DUI victim brings court to tears: ‘living nightmare’
A woman whose partner and best friend were killed by a young unlicensed driver in a drunken south Sydney crash feels like she's just "marking time … between what I have lost and my own death."
Tyron Knodler thought he was a "sick c***" swigging from a shoplifted bottle of Jim Beam bourbon seconds before flipping a stolen 4WD in Peakhurst in 2019, and later told police he "just legged it", agreed facts state.
Several first responders discovered beloved Canterbury Girls High School teacher Gayle Gibson and 66-year-old Gold Coast woman Carol Chambers crushed to death, while passenger Kim Alden was hospitalised for a week with a serious head injury.
Ms Alden, lawyers and several people in the Downing Centre District Court public gallery cried on Thursday as she described the night her living "nightmare" began on March 12 last year.
"The defendant killed the two people I loved most in the world, together at the same time," she said tearfully via video link from Queensland.
"I lost my life that day too."
Ms Alden slammed the repeated technical difficulties plaguing Knodler's sentence hearing, as well as a suggestion that the 22-year-old's videolink from Silverwater prison be switched off entirely due to yelling from his fellow inmates.
Ms Alden said it was hard enough that 30 supporters wanting to come had been barred from court due to coronavirus social distancing restrictions, but not even having the defendant present was unacceptable.
"My victim impact statement is a direct address to him … he needs to hear me speak," she said.
When Knodler's breath test showed he was three times the legal blood alcohol limit he told officers: "not bad aye, f***. That's why I crashed I guess."
The Revesby man will be sentenced in May for a raft of charges including manslaughter, high range drink driving in a stolen car while unlicensed and failing to stop after a car crash causing death.
Mrs Gibson, 62, her husband Tony Giorgio and their two close friends from Queensland were driving down Henry Lawson Drive around 8pm when Tyron Knodler's stolen Toyota LandCruiser crossed onto the wrong side of the road and ploughed into their Honda Jazz.
Ms Alden said they'd been out celebrating her birthday ahead of a trip to the Middle East she planned to take with Ms Chambers later that week,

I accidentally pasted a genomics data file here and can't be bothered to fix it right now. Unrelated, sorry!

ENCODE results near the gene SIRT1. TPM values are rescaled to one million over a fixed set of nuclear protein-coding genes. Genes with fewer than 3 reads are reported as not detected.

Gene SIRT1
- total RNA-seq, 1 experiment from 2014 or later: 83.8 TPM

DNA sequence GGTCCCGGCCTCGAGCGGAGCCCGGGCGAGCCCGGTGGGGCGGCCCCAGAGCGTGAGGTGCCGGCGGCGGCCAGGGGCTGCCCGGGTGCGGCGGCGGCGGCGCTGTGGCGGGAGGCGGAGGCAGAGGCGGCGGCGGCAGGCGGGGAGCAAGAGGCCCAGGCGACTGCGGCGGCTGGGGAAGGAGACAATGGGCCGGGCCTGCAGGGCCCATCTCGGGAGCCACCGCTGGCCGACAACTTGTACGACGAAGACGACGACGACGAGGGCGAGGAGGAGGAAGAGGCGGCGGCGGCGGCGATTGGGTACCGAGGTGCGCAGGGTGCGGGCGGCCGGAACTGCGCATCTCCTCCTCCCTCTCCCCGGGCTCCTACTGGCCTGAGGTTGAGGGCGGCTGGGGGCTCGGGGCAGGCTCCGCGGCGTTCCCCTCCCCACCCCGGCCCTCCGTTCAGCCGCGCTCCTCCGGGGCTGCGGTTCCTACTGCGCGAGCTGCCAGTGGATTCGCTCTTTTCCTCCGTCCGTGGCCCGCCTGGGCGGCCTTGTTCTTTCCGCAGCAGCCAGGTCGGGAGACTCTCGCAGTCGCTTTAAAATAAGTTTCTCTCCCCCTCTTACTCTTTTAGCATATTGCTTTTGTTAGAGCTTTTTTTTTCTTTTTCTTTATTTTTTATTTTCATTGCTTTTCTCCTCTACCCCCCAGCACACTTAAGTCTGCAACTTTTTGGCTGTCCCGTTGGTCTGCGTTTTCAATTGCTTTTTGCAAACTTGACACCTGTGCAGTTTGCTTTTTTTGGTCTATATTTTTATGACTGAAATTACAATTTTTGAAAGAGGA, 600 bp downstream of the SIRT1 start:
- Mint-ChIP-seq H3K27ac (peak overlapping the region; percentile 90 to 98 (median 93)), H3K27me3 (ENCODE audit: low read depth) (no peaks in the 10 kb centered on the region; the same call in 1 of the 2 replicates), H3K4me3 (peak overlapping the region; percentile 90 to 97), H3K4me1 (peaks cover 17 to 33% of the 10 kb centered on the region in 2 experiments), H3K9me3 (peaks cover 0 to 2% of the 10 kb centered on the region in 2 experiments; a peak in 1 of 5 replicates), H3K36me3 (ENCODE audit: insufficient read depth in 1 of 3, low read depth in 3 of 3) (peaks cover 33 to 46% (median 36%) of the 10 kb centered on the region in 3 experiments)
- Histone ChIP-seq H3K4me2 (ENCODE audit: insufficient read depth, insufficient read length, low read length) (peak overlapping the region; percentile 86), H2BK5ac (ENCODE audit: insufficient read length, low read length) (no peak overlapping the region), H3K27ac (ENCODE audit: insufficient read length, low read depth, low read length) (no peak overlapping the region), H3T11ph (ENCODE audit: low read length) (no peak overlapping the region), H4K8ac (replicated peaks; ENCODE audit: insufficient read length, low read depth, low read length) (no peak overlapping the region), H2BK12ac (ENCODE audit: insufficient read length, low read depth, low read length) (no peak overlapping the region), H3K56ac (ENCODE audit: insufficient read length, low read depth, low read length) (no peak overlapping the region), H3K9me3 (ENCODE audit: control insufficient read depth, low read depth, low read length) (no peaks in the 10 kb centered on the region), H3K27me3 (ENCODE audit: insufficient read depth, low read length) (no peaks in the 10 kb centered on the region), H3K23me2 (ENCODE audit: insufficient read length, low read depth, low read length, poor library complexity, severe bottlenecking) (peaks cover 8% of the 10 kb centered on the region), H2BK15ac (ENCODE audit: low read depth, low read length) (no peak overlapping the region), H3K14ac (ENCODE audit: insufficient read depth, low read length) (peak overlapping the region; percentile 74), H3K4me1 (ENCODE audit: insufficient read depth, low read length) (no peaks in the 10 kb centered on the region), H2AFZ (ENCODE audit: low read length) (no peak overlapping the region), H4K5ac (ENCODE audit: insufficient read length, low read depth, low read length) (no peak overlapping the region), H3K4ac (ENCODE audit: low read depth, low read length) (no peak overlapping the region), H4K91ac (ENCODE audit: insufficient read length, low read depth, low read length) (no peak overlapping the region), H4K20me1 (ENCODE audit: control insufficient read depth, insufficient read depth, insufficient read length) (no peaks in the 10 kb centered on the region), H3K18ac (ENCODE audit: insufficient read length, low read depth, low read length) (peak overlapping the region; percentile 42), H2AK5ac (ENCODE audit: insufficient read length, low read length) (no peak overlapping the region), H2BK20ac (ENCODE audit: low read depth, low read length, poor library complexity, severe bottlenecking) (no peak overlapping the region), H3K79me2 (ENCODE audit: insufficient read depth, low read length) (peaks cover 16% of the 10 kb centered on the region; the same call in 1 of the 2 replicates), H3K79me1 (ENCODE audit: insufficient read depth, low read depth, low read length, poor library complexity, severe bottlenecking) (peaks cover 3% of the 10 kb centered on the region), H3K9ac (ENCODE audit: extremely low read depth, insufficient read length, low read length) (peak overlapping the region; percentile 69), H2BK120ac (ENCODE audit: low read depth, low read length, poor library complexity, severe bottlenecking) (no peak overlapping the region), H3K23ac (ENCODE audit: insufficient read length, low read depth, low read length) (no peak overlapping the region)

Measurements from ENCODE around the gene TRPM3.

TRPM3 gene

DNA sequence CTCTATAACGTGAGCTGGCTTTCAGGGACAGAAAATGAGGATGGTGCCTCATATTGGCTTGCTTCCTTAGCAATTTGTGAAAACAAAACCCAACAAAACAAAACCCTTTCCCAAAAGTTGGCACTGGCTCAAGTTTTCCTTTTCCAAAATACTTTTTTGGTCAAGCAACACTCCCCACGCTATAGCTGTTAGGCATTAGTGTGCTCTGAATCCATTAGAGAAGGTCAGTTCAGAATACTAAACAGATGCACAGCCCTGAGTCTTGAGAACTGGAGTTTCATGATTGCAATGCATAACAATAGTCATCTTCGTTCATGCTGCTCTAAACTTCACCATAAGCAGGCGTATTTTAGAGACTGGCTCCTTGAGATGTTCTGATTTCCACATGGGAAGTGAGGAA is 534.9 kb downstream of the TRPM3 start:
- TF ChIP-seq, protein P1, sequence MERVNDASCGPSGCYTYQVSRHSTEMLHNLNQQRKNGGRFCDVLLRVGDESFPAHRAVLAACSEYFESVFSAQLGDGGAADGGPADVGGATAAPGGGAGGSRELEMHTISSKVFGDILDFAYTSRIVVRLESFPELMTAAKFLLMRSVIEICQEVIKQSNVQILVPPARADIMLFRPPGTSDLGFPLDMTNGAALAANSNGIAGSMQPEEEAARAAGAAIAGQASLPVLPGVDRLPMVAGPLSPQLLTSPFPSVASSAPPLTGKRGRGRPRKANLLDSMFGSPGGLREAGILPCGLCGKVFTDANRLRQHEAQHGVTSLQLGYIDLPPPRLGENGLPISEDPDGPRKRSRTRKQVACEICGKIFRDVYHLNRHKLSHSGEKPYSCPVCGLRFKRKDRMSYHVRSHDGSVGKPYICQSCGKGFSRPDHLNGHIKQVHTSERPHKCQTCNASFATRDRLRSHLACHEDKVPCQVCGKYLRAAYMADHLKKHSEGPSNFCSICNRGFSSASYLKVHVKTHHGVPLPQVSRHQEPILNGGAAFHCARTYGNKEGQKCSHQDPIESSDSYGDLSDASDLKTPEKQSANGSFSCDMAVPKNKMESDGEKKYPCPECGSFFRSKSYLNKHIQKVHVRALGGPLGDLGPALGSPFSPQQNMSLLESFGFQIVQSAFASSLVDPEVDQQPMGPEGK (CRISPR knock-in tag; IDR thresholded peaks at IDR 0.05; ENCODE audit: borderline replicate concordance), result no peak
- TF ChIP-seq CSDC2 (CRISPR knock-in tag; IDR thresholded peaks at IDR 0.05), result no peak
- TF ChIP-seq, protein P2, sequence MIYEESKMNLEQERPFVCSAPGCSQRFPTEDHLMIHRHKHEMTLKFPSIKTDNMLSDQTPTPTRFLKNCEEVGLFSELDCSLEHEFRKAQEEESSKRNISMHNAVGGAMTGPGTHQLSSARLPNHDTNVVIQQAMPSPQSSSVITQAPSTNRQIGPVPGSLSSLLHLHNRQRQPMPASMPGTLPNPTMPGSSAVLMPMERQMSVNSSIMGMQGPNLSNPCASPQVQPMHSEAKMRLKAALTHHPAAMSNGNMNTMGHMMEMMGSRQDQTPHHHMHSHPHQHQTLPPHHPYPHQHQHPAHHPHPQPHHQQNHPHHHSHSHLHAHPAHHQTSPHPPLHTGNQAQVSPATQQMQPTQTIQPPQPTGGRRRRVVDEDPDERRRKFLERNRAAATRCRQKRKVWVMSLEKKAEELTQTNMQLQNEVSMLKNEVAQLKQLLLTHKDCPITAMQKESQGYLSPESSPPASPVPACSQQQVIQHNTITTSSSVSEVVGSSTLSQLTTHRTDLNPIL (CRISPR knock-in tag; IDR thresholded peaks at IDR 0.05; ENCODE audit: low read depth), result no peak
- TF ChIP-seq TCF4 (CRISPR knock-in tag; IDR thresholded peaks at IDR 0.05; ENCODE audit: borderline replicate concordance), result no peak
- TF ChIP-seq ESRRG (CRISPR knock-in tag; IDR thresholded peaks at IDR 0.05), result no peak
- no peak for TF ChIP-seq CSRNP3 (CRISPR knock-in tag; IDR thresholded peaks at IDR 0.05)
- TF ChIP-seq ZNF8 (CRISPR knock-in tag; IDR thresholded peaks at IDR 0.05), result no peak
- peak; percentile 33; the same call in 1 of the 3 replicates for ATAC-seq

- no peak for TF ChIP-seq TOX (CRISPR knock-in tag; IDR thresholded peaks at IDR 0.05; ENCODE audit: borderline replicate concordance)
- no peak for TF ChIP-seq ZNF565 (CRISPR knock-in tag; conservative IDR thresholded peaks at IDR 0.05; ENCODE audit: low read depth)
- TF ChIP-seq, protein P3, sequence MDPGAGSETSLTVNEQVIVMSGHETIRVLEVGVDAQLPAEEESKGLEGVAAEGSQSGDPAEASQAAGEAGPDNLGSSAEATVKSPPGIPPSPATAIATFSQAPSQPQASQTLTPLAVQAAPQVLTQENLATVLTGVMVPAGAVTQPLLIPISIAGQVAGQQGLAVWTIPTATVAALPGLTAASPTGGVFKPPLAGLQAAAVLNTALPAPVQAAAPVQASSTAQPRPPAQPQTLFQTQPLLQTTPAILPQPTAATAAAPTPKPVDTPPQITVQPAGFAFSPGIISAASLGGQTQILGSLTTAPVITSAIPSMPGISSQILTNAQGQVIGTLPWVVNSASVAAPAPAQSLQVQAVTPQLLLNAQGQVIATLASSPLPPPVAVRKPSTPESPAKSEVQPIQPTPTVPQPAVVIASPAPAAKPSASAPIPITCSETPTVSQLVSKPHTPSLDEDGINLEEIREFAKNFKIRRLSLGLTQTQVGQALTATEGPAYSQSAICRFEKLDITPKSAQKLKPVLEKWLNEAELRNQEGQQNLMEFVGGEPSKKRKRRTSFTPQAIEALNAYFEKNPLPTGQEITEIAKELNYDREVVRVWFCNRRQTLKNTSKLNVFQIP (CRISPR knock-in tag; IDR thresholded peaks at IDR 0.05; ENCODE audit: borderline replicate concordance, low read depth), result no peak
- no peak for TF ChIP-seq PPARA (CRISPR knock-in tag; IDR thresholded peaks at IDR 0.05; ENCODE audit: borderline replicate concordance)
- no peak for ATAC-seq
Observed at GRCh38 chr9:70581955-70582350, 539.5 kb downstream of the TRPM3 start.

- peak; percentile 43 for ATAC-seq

"Carol was my partner, my best friend, my lover, my confidant, my supporter for over 30 years," she said.
"Now she is dead, for no good reason."
Ms Alden said she's been diagnosed with a brain aneurysm consistent with head trauma, and she still struggles with suicidal thoughts.
"I cannot imagine the future. I feel that I am treading water, marking time … between what I have lost and my own death," she said.
Mrs Gibson's traumatised husband said he staggered from the wreckage "covered in blood" with cuts all over his body after the car's windows imploded - but his first thought was his wife.
"As soon as I saw her in the back, I knew she was dead," Mr Giorgio told police.
The distressed man - who taught maths at Knodler's former high school school in Picnic Point - remembered the offender coming up to him saying, "I'm so sorry mate", before fleeing the scene.
Ms Alden, who is the godmother of the couple's eldest child, said she often wishes she had died instead, "so at least she and Tony could have lived their lives together."
"I could hear Tony wailing. Not crying, wailing. Not sobbing, wailing … it terrified me," Ms Alden said.
Knodler escaped the smash with a broken finger and while at St George Hospital that night he repeatedly apologised.
"I was just trying to see a mate and I thought I was a sick c*** and just driving, too much to drink and boom - I just f***ing tipped the car," Knodler said in a police video.
"I don't care if I get locked up for life. I deserve it …. I should suffer," he said.
But Ms Chambers' sister Barbara Clark said the senseless waste of such a beautiful person's life because of his stupid decisions was "something that I can never forgive."
"I can't get out of my head how frightened she must have been when she saw that car coming towards her … did she suffer? Who helped her? These are the thoughts going through my head when I struggle to sleep at night," an emotional Mrs Clark told the court.
Knodler, who has never held a drivers licence, thought he'd been driving up to 100 kilometres per hour in a 60kmh zone without headlights on when he lost control, mounted the median strip and hit the oncoming car.
Several onlookers reported a hysterical man slurring his words and shouting "I've killed someone … they're coming for me … I can't go to jail" while running through the streets near the crash site.
Originally published as DUI victim brings court to tears describing 'living nightmare'